Diversity note: The protagonist is Latino, gay, and like many of the characters, from a lower socioeconomic background. Other major characters were also PoC, including the main love interest, and the protagonist also suffers from depression.

What have you been reading lately? 

Twitter-sized bites: 
.@Ava_Jae gives 4/5 stars to MORE HAPPY THAN NOT by @AdamSilvera. Have you read this intersectional YA? (Click to tweet
Looking for an emotional, twisty, honest YA read? Check out MORE HAPPY THAN NOT by Adam Silvera. (Click to tweet)

Top 10 Favorite Reads of 2015 (So Far)

So I follow a lot of bloggers on Twitter (surprise! not) and I learned very quickly that yesterday was Top Ten Tuesday, a meme created by The Broke and Bookish. Yesterday's theme was top ten reads of the year, and that looked like a ton of fun, so I thought I'd join in a day late.

As it so happens, I've rated exactly ten books 4.5 or 5 stars, so choosing my top reads of the year so far was pretty easy. Yay!

So without further ado, here are the top ten books I've read in 2015 (which may or may not have actually been released this year) so far in no particular order:

Photo credit: Goodreads
  1. I'll Give You the Sun by Jandy Nelson—This book actually jumped onto my favorites list, because wow, it was just so emotional, and beautifully written, and it really, truly made me feel so many things while I was reading. Also, bonus points for showcasing some diversity (one POV character is gay). (Full review)

  2. Photo credit: Goodreads
  3. The Unbecoming of Mara Dyer by Michelle Hodkin—I know I'm way late to the party with this one, but I finally got around to reading it and whoa. It was so eerie and twisty, and totally left me wondering what the hell I just read in the best way possible. (Full review)

  4. Photo credit: Goodreads
  5. OCD Love Story by Corey Ann Haydu—So this one was recommended to me by Dahlia Adler, and I'm so, so glad a very smart person picked it off my Christmas book list and gifted it to me. This is the first book I've read with explicit OCD representation, and I thought it was really respectfully done. So much so that I wrote a post about why books like this are so important to me.

  6. Photo credit: Goodreads
  7. Made You Up by Francesca Zappia—Kind of similar to Mara Dyer, but not nearly as creepy, Made You Up really makes you stop and think about what's real and what's not. This is the first book I've read featuring a protagonist with paranoid schizophrenia, and not only does it have a brilliantly unreliable narrator, but the whole book was completely fascinating and a really, really unique read. (Full review)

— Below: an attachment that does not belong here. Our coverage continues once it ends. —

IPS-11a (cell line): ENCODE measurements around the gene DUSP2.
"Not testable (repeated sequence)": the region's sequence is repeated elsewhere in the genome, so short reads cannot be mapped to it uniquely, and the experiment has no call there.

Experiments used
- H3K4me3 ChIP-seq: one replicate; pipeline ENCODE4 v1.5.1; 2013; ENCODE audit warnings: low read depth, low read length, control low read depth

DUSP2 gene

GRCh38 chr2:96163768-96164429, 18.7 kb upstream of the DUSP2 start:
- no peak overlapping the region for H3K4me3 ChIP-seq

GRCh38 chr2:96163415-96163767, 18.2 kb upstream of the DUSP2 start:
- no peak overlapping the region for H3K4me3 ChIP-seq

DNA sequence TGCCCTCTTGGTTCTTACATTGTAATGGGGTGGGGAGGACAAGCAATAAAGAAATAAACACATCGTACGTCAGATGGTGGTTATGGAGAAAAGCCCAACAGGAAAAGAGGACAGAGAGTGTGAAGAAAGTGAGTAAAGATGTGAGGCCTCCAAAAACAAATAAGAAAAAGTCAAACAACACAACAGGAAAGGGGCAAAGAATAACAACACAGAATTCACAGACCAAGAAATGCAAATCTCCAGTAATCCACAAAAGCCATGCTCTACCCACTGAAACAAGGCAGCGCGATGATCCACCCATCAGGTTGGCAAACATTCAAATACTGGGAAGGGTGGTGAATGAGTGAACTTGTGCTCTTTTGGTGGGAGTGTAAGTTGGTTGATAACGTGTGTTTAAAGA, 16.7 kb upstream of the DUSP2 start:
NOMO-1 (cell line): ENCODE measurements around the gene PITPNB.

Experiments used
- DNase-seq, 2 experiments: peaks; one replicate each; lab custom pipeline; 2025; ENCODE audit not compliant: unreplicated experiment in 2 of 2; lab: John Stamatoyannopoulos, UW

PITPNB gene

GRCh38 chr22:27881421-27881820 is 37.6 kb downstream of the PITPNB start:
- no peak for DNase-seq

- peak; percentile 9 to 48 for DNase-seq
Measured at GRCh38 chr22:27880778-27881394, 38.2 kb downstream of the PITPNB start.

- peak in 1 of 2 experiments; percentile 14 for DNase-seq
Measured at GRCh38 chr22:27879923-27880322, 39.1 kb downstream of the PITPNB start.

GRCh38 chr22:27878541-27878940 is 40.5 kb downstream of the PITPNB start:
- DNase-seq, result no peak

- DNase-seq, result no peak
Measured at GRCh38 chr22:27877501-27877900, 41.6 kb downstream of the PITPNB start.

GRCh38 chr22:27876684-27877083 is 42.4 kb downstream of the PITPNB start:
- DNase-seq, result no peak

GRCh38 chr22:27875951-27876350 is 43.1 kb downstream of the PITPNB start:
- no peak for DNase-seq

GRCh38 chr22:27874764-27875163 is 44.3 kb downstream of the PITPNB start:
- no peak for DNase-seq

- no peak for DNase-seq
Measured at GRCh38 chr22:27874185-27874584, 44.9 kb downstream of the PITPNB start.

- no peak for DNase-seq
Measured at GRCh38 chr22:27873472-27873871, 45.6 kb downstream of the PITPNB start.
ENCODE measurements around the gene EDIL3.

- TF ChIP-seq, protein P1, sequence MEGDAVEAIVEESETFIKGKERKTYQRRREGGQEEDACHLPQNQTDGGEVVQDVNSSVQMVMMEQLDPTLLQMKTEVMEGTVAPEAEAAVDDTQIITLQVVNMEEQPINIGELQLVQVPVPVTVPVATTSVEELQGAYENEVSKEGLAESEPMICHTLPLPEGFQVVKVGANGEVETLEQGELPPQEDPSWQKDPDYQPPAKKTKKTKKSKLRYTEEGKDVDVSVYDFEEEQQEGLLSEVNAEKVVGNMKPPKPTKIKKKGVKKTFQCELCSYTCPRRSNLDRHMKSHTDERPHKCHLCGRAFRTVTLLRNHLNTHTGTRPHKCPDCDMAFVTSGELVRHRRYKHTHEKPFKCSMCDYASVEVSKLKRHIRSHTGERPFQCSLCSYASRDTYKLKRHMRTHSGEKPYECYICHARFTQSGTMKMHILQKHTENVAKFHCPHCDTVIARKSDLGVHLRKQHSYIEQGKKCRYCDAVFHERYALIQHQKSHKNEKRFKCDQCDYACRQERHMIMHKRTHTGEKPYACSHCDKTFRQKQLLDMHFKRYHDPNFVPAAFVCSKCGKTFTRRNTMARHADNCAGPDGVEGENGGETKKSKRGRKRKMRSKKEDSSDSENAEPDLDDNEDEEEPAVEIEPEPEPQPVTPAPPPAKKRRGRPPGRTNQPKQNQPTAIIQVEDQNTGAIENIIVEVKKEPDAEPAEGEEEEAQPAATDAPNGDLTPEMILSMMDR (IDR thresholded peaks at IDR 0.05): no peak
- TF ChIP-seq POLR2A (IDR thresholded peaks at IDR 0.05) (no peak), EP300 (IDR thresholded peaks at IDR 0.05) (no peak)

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  9. Unteachable by Leah Raeder—So this was my first glimpse at Leah Raeder's work, and now I'm 100% a fan because her work is everything I love about the sexier side of New Adult. Unteachable is swoony, very steamy and really explores the depths of a forbidden student/teacher relationship, punctuated with Raeder's really gorgeous prose.

  10. Photo credit: Goodreads
  11. Black Iris by Leah Raeder—Another (really friggin' amazing) Leah Raeder book! Unlike Unteachable, Black Iris is a NA Thriller, and it is super, super dark (as well as sexy because, c'mon, this is a Raeder book). Once again I was really impressed by Raeder's prose, but more than that I loved seeing how she combined this super dark plot with incredibly layered, twisted characters and a hell of a lot of diversity. (Full review)

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  13. Simon vs. The Homo Sapiens Agenda by Becky Albertalli—This book was so cute. SO. CUTE. Unlike many on this list, Simon vs. is a really happy, adorable book with a super cutesy m/m romance and actually had me giggling and saying "aww" out loud while reading. (Full review)

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  15. Half Wild by Sally Green—So Half Bad jumped onto my favorites list when I read it, which meant I had super high expectations for Half Wild, and boy, those expectations were 150% met. Half Wild is super dark and exciting and the series has my favorite depiction of witches since Harry Potter and as a bonus? The MC is bi and there is angst and stuff between boys. My heart. (Full review

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  17. Trust the Focus by Megan Erickson—So this is one of my favorite NA romances, and I keep recommending it because it gave me all the warm fuzzies and a full spectrum of emotion while reading. Justin and Landry's journey together was a memorable one that I still think about, and the next book in the series, Focus on Me, comes out this month and I seriously can't wait. (Full review)

  18. Photo credit: Goodreads
  19. Last Will and Testament by Dahlia Adler—This was another really great NA read; very swoony and sexy, and I loved the awkward flirting, and the student/TA relationship was A+. Furthermore, Last Will and Testament presented a situation rarely seen in NA—a college student who loses her parents in an accident and becomes the guardian of her two younger brothers.
What are some of your favorite reads of 2015 so far?

Twitter-sized bite: 
.@Ava_Jae shares her top 10 reads of 2015 so far. What books are on your list? (Click to tweet)